Tag: 2022-02-nn-roundup

Marin to spend $4M in pandemic aid on climate projects

By Richard Halstead, Marin Independent Journal, December 20, 2021

“[Marin] County supervisors approved $932,000 for three mitigation projects and over $3 million for six adaptation projects [using funds from the American Rescue Plan Act].

“The supervisors approved the outlay with virtually no discussion. During the public comment portion of the meeting, Bill Carney, president of Sustainable San Rafael, raised a concern.

“ ‘We should always strive to spend a dollar on mitigation for every dollar we spend on adaptation,’ Carney said.

“The project receiving the most money, over $1 million, will go toward restoring 30 acres of wetlands in the Novato Baylands. The project design incorporates so-called ‘horizontal levees’ designed for 3.5 feet of sea level rise.

“[Chris Choo, principal watershed planner for the county’s Department of Public Works,] said like the Novato tidal marsh restoration, the other five adaptation projects will plan for sea-level rise, improve flooding and create more habitat for wildlife.

“The mitigation allocations also included $360,000 to fund education and outreach with the goal of having 45 percent of the county’s passenger vehicles be zero emission vehicles by 2030, [a] goal of the [county’s] Climate Action Plan 2030.

“In another allocation, $100,000 was earmarked to help the Marin Resource Conservation District provide 20 to 40 West Marin farmers and ranchers with the technical expertise to implement carbon farming practices.

“It is estimated this level participation could result in sequestration of 250 metric tons of carbon dioxide equivalent per year.

“[Supervisor] Moulton-Peters added that she would like to see more collaboration with local municipalities when future planning is done.”

Read the full article here. (~3 min.)

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Newark residents wonder why the city plans to develop against a rising shoreline

By Ezra David Romero, KQED, December 13, 2021

“Newark — a Bay Area enclave of fewer than 50,000 people — is located on the east side of the Dumbarton Bridge near Fremont in Alameda County, a place that has struggled mightily to build new housing even as costs have skyrocketed.

“Sanctuary West could help by adding hundreds of new tract homes, but the project is controversial because they would be built within a federal flood zone along fragile wetlands on the city’s western shore.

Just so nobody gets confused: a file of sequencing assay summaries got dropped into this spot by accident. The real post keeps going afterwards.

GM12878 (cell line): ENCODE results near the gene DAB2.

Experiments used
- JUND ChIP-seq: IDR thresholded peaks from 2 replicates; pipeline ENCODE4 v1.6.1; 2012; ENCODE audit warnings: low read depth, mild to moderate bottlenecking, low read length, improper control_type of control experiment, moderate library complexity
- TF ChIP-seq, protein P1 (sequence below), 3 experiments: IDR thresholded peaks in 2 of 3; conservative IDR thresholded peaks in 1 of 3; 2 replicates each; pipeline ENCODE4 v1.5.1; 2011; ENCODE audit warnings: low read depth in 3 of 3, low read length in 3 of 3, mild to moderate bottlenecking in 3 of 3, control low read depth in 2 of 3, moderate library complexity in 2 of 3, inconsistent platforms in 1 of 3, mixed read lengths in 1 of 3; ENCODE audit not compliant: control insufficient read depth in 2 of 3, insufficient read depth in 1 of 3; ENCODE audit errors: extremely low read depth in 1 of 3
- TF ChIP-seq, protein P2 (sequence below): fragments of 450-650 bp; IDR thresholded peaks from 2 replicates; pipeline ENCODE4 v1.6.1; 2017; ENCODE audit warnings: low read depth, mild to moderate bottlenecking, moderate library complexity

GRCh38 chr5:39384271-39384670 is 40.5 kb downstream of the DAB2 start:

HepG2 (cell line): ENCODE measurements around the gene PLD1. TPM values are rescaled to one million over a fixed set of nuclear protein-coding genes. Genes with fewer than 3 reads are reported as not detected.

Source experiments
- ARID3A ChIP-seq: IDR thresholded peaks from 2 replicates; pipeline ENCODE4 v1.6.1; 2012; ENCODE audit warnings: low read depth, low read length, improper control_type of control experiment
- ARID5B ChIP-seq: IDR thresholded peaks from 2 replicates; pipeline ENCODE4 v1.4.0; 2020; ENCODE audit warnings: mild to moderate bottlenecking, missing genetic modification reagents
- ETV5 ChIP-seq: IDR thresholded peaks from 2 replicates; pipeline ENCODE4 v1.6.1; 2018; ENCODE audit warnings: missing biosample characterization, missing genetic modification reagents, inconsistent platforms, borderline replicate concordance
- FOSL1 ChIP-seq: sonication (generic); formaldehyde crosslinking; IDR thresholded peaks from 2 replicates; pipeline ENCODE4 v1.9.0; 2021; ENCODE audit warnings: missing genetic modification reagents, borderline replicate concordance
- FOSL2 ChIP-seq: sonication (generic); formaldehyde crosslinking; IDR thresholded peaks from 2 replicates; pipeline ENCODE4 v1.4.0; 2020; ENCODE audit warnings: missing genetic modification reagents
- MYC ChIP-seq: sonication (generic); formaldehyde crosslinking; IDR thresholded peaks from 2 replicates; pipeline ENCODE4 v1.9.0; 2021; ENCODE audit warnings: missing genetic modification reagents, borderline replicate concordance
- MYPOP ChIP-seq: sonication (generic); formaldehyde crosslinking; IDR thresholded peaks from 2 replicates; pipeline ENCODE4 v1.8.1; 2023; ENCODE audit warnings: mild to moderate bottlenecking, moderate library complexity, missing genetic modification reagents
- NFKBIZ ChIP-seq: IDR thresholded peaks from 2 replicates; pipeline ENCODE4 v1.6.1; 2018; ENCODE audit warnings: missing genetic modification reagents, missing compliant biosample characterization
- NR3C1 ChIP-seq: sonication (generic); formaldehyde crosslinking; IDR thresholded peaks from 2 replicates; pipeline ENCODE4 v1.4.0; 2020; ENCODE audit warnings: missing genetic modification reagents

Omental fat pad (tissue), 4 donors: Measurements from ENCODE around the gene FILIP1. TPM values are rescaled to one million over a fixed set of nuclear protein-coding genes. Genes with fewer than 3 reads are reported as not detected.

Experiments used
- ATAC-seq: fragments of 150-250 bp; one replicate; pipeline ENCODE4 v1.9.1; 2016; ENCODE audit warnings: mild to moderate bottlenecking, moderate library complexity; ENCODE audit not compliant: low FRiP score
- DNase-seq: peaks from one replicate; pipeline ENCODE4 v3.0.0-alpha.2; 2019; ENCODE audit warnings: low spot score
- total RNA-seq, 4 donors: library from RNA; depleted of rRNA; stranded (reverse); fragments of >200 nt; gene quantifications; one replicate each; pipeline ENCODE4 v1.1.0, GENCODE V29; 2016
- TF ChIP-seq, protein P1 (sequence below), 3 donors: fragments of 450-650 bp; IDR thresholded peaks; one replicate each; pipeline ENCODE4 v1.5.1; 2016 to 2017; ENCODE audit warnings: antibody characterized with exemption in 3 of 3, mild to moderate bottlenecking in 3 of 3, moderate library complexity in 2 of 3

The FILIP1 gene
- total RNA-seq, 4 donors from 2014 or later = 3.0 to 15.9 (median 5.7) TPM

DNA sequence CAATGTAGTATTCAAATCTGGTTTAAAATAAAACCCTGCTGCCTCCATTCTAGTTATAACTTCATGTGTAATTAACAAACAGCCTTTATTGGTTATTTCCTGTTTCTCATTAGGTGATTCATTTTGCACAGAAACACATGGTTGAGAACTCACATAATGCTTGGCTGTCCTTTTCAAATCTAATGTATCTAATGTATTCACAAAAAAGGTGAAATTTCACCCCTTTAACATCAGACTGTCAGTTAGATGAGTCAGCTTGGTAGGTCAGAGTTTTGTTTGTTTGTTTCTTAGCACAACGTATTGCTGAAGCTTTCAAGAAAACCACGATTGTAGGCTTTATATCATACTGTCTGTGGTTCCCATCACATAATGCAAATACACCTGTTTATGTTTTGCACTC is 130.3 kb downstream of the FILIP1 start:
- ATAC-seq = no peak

“After the city approved the project, the Citizens Committee to Complete the Refuge and other environmentalists sued, arguing the sea level rise protections weren’t strong enough; the lawsuit created the latest wrinkle in the circuitous planning process.

“Newark Mayor Alan L. Nagy said the city is committed to protecting its shoreline from sea level rise. Their planning documents consider a 50-year life for Sanctuary West, and say it will have ‘sufficient protection from 100-year flood events’ within that time frame.

“Sanctuary West could help fill in the gap for much-needed housing in the Bay Area, but scientists like Mark Lubell, who studies sea level rise and governance at UC Davis, say the proposed site ‘is a terrible place to put a development.’

“Only about 10 percent of the original marsh area remains in San Francisco Bay, [but Sanctuary West would be built alongside one of the Bay Area’s last wetlands, a natural flood protector]. In a recent study, [SPUR] concluded that by maximizing infill, converting homes into duplexes, triplexes and adding accessory dwelling units, the Bay Area could address the housing crisis without building in areas vulnerable to flooding.

According to Larry Goldzband, executive director of the Bay Conservation and Development Commission, Sanctuary West is strategically located outside their regulatory jurisdiction. However, “officials at the San Francisco Bay Regional Water Quality Control Board say they will make it difficult for developers to build on the wetlands in Newark … [since] the dirt needed to raise the potential homes out of the floodplain will impact the wetlands and ‘alter the existing wetland hydrology.’ ”

Read the full article here. (~9 min.)

Return to Northern News here.